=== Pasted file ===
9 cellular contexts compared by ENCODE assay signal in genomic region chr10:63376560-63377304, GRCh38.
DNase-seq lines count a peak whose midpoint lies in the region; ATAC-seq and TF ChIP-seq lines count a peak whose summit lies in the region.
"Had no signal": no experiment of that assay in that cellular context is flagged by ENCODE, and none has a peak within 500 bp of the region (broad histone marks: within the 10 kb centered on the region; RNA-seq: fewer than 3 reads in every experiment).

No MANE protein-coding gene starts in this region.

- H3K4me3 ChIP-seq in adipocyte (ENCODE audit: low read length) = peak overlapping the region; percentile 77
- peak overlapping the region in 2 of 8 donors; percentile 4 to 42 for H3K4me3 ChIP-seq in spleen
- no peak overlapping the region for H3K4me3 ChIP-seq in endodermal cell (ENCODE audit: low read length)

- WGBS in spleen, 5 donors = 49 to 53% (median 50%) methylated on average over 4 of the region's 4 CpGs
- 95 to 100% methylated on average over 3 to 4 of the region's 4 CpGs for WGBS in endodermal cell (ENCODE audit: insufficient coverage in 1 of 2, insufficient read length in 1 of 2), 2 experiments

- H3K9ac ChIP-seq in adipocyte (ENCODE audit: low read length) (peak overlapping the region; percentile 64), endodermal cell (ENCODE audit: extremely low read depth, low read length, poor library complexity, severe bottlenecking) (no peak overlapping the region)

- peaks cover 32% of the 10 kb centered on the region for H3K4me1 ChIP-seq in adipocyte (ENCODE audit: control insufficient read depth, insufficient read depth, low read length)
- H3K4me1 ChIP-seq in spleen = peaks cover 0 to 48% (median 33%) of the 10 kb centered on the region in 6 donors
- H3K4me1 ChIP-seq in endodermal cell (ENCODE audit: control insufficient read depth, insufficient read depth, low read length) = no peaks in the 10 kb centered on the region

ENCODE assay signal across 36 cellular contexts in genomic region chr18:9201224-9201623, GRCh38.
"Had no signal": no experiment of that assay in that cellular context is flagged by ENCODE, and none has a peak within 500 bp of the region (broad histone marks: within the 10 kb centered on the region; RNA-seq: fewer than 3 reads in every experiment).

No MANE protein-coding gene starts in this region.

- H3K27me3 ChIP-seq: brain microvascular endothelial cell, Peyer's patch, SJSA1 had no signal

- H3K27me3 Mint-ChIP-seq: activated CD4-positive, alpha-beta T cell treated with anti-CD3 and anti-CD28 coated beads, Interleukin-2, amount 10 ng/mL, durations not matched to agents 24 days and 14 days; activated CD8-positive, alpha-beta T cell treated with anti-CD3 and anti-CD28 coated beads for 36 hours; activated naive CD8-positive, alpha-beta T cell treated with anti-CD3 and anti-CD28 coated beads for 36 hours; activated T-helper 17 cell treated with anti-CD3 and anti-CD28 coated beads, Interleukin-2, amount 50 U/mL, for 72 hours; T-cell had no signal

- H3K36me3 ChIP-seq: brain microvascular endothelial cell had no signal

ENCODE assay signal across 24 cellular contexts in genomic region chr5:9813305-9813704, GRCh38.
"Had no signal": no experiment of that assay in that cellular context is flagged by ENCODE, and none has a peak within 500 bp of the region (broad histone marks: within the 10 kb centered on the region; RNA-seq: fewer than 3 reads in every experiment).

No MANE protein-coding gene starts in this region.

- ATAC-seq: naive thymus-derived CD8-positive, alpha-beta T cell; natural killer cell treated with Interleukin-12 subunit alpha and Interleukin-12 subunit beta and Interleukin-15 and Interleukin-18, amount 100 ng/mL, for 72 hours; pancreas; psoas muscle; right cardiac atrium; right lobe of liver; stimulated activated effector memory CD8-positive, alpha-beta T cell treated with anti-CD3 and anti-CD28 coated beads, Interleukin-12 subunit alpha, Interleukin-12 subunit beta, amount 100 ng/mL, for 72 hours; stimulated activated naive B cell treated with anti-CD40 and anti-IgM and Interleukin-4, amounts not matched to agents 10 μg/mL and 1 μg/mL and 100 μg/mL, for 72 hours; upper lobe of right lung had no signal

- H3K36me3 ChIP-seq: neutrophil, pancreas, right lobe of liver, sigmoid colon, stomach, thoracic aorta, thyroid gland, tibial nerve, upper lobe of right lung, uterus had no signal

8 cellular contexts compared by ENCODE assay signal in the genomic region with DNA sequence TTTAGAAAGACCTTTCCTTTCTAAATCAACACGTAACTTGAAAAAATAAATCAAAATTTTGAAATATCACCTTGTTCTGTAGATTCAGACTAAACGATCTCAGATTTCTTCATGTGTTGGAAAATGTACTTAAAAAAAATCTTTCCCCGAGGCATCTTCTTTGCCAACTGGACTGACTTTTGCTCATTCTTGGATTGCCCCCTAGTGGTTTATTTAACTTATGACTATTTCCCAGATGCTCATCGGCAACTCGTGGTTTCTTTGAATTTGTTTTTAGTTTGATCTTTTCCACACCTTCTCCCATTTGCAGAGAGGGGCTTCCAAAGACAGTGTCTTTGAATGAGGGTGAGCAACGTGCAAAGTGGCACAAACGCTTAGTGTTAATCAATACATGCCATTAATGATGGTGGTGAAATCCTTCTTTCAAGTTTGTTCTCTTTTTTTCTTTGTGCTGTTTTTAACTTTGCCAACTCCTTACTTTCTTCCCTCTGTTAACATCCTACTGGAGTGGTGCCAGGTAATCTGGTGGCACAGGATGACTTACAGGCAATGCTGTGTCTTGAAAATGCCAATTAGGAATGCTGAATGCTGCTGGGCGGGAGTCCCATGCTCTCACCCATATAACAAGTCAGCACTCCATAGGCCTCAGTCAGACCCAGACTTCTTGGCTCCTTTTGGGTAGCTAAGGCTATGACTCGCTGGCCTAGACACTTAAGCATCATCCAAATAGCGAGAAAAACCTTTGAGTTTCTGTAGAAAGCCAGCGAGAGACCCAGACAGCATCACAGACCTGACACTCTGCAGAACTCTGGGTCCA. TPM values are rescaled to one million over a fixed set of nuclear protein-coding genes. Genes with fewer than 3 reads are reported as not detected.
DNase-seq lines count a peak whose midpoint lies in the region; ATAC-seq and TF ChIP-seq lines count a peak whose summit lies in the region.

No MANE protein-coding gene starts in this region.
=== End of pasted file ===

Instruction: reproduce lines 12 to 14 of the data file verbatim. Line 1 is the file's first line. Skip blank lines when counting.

- H3K4me1 ChIP-seq in spleen = peaks cover 0 to 48% (median 33%) of the 10 kb centered on the region in 6 donors
- H3K4me1 ChIP-seq in endodermal cell (ENCODE audit: control insufficient read depth, insufficient read depth, low read length) = no peaks in the 10 kb centered on the region

ENCODE assay signal across 36 cellular contexts in genomic region chr18:9201224-9201623, GRCh38.